In 1823 Caldwell was appointed an examiner of persons to be licensed in medicine in Lower Canada when Lord Dalhousie [Ramsay*] remodelled the examination board to consist only of medical officers of the Montreal General Hospital. Their right to teach and to license gave the staff of the hospital a virtual monopoly of entry into the medical profession, a situation that angered many other doctors in the city. When in 1831 a new law authorized licensed doctors in Montreal and Quebec to participate in the election of 12 members to a board of medical examiners for each district, Caldwell and his colleagues all suffered resounding defeats at Montreal.
Caldwell found himself involved in yet another controversy in the early 1830s. A pew-holder in the Scotch Presbyterian Church, later known as St Gabriel Street Church, he was a member of the temporal committee from 1830 to 1833. When the congregation divided over the choice of a minister, Edward Black* or Henry Esson*, Caldwell vigorously supported Esson. Violence occurred when Black’s party took possession of the church, and Esson’s people tried to gain admission by force. Prominent in the fray was Caldwell.
The Montreal Medical Institution had become the medical faculty of McGill College in 1829, whereupon Caldwell was appointed lecturer in, and later professor of, the principles and practice of medicine. However, his early death prevented him from playing a major role in the affairs of the college. In 1832 Lower Canada was racked with Asiatic cholera. It appeared in Montreal on 8 June and, according to Aaron Hart David, more than 4,000 of the city’s 32,000 residents fell victim to the dread disease. After the first few weeks Caldwell, so fearless in defending his opinions before men, became frightened of cholera to such an extent that he sent David, his senior student, “to all and every one of his patients, no matter what the disease.” David asserts that the intensity of Caldwell’s terror produced the debility which, a few months later, resulted in gangrene of the lungs, but the hypothesis is scarcely credible. Whatever the cause of Caldwell’s initial illness, his condition was worsened by typhus fever, which broke out in Montreal in the winter of 1832; four of his students died of it, as did Caldwell himself on 25 Jan. 1833.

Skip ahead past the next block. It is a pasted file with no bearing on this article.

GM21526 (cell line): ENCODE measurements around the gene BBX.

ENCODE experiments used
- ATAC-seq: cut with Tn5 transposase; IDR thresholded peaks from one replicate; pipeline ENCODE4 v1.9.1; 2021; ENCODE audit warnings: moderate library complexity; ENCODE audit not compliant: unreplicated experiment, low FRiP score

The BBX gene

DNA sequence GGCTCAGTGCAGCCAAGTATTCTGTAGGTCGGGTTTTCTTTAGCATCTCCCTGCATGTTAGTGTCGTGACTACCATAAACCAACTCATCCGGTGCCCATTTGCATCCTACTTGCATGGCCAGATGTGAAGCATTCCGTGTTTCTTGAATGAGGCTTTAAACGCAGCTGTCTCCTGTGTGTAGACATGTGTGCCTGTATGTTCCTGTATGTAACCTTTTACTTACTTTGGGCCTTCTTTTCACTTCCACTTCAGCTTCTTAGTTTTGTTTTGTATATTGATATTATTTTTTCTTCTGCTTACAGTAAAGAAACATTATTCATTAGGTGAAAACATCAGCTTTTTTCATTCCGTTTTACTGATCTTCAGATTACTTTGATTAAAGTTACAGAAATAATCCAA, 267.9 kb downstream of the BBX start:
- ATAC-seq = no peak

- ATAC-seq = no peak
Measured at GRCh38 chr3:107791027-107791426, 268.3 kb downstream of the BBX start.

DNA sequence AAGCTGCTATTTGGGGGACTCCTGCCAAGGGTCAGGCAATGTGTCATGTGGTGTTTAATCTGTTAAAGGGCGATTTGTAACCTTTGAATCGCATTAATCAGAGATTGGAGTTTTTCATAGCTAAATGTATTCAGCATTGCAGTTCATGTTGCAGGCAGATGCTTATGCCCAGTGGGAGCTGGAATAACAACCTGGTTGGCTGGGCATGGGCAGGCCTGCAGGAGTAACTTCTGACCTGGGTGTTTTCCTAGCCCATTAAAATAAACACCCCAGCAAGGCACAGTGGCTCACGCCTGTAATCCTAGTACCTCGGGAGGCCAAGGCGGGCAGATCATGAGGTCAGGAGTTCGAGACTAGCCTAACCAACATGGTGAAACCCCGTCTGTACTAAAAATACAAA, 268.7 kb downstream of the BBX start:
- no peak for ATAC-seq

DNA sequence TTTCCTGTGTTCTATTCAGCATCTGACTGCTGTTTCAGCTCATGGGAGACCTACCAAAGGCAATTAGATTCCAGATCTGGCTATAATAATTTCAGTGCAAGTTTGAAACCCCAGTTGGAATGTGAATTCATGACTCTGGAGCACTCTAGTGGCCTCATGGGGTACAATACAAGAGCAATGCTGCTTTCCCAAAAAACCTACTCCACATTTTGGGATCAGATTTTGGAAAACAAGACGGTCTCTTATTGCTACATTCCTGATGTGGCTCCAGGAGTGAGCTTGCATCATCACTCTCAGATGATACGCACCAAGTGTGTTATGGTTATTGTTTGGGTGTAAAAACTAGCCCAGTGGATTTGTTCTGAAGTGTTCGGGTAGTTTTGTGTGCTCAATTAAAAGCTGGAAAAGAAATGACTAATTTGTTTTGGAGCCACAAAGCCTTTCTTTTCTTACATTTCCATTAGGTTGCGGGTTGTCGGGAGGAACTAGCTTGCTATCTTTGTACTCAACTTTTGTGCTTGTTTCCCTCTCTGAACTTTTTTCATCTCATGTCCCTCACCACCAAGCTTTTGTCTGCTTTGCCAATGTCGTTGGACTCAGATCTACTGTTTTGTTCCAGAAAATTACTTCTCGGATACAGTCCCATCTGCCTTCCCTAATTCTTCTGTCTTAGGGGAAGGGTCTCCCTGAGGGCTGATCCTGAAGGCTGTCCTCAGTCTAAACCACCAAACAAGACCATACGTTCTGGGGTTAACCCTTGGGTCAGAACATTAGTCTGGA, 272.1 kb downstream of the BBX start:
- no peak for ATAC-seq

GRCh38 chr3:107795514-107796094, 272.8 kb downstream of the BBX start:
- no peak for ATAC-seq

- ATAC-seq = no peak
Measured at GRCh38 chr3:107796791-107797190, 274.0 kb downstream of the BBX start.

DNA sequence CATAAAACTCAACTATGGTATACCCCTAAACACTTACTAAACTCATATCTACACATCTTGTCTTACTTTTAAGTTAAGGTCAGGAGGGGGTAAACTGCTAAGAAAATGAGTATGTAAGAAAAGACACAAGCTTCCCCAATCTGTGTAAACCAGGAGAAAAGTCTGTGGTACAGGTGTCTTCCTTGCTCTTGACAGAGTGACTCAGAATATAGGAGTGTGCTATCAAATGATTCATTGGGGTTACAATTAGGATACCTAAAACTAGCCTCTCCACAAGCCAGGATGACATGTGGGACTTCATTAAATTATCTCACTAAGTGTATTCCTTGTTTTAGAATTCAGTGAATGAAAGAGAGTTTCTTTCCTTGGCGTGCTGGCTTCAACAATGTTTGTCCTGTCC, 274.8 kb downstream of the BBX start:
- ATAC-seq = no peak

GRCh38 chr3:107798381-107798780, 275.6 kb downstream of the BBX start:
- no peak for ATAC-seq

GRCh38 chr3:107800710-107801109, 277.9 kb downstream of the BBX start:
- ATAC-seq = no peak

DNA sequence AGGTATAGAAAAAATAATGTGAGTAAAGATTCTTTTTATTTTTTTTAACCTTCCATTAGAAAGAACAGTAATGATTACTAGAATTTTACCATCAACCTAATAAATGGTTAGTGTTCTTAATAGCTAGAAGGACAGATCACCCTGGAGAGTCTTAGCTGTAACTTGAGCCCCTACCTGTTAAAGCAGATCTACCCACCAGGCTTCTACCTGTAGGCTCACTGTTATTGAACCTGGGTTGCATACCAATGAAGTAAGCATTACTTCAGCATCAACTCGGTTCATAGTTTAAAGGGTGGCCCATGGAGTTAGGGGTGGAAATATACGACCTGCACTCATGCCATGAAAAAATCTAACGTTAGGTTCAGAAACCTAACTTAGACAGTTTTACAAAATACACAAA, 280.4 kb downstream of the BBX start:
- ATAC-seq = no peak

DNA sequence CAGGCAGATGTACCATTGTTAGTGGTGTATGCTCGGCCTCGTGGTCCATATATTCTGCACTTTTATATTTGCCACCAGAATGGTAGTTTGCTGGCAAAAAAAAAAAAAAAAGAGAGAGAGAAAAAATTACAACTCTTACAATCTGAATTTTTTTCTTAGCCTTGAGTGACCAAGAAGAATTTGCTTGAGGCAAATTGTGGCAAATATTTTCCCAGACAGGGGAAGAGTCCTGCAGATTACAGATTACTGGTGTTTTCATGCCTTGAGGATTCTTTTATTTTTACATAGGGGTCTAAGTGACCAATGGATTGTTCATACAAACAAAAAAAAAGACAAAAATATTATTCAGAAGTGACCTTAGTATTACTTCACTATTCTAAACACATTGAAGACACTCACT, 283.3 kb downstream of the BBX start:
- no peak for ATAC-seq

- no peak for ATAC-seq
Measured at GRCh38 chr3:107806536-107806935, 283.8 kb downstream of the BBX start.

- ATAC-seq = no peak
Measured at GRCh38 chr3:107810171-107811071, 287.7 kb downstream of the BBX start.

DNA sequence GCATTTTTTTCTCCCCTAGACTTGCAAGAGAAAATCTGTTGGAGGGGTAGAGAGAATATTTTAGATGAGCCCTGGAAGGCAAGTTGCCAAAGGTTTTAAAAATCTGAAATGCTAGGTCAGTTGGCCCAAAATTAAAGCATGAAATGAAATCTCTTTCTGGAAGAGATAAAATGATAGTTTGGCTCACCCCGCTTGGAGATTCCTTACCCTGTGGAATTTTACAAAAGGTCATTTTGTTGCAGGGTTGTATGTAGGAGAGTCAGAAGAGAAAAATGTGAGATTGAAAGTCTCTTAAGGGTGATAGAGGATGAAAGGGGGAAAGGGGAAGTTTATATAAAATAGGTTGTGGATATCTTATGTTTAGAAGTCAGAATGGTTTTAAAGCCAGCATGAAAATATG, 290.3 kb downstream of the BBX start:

[A portrait of William Caldwell painted by Andrew Dickson Patterson hangs in the McIntyre Medical Sciences Building at McGill Univ. (Montreal). It was done from a photograph of a portrait destroyed by fire in 1907; the identity of the original artist is not known. e.h.b.]
ANQ-M, CE1-125, 28 janv. 1833; CE1-126, 23 janv. 1822. Edinburgh Univ. Library, Special Coll. Dept., medical matriculation records, 1800–3. General Reg. Office (Edinburgh), Kilmarnock, reg. of births and baptisms, 26 May 1782. McGill Univ. Arch., Montreal Medical Instit. and McGill College Medical Faculty, minute-book, 1823–33. Canadian Courant and Montreal Advertiser, 10 April 1819. Montreal Gazette, 26 Jan. 1833. Quebec Gazette, 15 April 1819. Fasti academiae Mariscallanae Aberdonensis: selections from the records of the Marischal College and University, [1593–1860], ed. P. J. Anderson and J. F. K. Johnstone (3v., Aberdeen, Scot., 1879–98), 2: 149. William Johnston, Roll of commissioned officers in the medical service of the British army . . . (Aberdeen, 1917).
Abbott, Hist. of medicine. R. Campbell, Hist. of Scotch Presbyterian Church. Ægidius Fauteux, Le duel au Canada (Montréal, 1934). R. P. Howard, A sketch of the late G. W. Campbell . . . being the introductory address of the fiftieth session of the medical faculty of McGill University (Montreal, 1882). M. E. [S.] Abbott, “Early American medical schools: the faculty of medicine of McGill University,” Surgery, Gynecology and Obstetrics (Chicago), 60 (1935): 242–53. E. H. Bensley and B. R. Tunis, “The Caldwell–O’Sullivan duel: a prelude to the founding of the Montreal General Hospital,” Canadian Medical Assoc., Journal (Toronto), 100 (1969): 1092–95. A. H. David, “Reminiscences connected with the medical profession in Montreal during the last fifty years,” Canada Medical Record (Montreal), 11 (1882): 1–8. Édouard Desjardins, “Un duel résulta d’une polémique autour de l’Hôtel-Dieu et du Montreal General Hospital,” L’Union médicale du Canada (Montréal), 100 (1971): 530–35. Sylvio Leblond, “La médecine dans la province de Québec avant 1847,” Cahiers des Dix, 35 (1970): 69–95. B. R. Tunis, “Medical licensing in Lower Canada: the dispute over Canada’s first medical degree,” CHR, 55 (1974): 489–504.